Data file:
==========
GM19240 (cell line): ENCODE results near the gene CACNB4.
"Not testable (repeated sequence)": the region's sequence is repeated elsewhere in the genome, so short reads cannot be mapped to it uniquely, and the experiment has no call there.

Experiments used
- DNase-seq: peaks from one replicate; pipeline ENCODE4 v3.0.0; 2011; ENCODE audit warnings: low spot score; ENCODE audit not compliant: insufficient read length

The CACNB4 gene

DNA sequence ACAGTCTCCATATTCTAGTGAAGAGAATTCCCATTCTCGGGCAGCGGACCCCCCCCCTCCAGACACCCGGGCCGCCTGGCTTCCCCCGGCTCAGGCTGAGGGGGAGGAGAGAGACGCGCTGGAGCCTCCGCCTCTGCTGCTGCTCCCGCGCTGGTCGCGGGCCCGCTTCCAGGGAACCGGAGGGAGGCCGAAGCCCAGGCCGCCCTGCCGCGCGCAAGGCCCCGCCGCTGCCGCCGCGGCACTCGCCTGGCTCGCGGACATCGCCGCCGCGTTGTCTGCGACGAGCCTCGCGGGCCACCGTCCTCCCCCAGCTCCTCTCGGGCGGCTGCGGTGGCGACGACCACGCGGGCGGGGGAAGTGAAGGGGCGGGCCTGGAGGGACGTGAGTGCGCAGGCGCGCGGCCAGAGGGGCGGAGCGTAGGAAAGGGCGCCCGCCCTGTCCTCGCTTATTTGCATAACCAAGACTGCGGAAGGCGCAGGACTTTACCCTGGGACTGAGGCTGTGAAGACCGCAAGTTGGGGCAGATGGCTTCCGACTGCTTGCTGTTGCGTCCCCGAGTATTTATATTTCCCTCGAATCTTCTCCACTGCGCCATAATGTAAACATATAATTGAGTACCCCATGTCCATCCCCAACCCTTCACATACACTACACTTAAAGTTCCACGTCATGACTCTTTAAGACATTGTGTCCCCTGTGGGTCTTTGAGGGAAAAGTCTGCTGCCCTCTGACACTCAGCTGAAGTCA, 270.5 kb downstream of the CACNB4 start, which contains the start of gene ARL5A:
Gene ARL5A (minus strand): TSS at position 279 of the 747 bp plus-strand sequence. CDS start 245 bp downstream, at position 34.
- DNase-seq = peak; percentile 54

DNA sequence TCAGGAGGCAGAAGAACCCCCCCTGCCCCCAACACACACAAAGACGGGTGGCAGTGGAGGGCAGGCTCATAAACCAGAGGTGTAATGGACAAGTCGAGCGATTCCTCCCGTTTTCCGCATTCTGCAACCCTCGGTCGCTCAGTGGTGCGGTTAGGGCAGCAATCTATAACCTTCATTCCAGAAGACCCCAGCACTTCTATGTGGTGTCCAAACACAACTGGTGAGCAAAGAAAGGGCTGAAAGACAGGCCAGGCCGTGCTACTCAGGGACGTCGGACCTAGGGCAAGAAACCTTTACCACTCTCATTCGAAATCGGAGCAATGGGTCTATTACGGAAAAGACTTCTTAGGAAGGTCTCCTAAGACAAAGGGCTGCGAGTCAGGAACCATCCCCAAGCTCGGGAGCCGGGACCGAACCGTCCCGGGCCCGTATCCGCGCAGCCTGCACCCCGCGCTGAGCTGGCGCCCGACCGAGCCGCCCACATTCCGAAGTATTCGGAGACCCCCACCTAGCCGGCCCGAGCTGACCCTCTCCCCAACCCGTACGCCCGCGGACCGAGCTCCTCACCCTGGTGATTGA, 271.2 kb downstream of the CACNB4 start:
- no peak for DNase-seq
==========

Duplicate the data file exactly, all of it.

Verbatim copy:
GM19240 (cell line): ENCODE results near the gene CACNB4.
"Not testable (repeated sequence)": the region's sequence is repeated elsewhere in the genome, so short reads cannot be mapped to it uniquely, and the experiment has no call there.

Experiments used
- DNase-seq: peaks from one replicate; pipeline ENCODE4 v3.0.0; 2011; ENCODE audit warnings: low spot score; ENCODE audit not compliant: insufficient read length

The CACNB4 gene

DNA sequence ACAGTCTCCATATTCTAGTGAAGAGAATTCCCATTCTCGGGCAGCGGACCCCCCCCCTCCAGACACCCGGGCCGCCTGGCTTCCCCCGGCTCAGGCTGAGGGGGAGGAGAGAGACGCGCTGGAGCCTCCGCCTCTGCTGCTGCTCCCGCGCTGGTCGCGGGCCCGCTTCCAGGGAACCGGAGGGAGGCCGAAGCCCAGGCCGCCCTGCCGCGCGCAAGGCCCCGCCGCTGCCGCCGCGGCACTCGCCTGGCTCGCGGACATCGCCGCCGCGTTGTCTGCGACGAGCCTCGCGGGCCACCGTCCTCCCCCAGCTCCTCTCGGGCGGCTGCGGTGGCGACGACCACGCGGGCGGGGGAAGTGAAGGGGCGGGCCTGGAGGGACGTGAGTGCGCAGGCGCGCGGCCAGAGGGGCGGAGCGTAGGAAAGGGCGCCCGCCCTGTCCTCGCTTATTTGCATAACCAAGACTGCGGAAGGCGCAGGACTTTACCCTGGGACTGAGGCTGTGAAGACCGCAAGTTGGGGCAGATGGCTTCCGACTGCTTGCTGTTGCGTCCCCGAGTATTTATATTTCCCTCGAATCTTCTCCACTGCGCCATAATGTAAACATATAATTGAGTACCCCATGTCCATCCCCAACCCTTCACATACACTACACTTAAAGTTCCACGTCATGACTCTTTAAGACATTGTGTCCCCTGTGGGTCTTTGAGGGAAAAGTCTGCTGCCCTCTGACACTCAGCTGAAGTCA, 270.5 kb downstream of the CACNB4 start, which contains the start of gene ARL5A:
Gene ARL5A (minus strand): TSS at position 279 of the 747 bp plus-strand sequence. CDS start 245 bp downstream, at position 34.
- DNase-seq = peak; percentile 54

DNA sequence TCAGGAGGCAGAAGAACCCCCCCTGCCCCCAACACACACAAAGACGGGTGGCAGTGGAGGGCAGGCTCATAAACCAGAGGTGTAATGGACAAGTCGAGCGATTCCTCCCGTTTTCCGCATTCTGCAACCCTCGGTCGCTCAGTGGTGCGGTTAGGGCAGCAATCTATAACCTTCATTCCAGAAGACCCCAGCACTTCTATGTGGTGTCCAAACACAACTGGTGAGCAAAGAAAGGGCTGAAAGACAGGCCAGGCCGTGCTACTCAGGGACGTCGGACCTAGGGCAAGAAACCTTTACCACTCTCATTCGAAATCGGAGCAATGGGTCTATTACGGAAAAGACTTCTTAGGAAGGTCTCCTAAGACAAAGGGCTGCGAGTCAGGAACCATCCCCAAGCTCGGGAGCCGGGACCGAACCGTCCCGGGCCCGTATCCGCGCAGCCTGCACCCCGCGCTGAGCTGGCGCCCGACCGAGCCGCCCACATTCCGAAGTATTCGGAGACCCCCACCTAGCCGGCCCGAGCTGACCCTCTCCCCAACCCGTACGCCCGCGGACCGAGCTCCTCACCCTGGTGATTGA, 271.2 kb downstream of the CACNB4 start:
- no peak for DNase-seq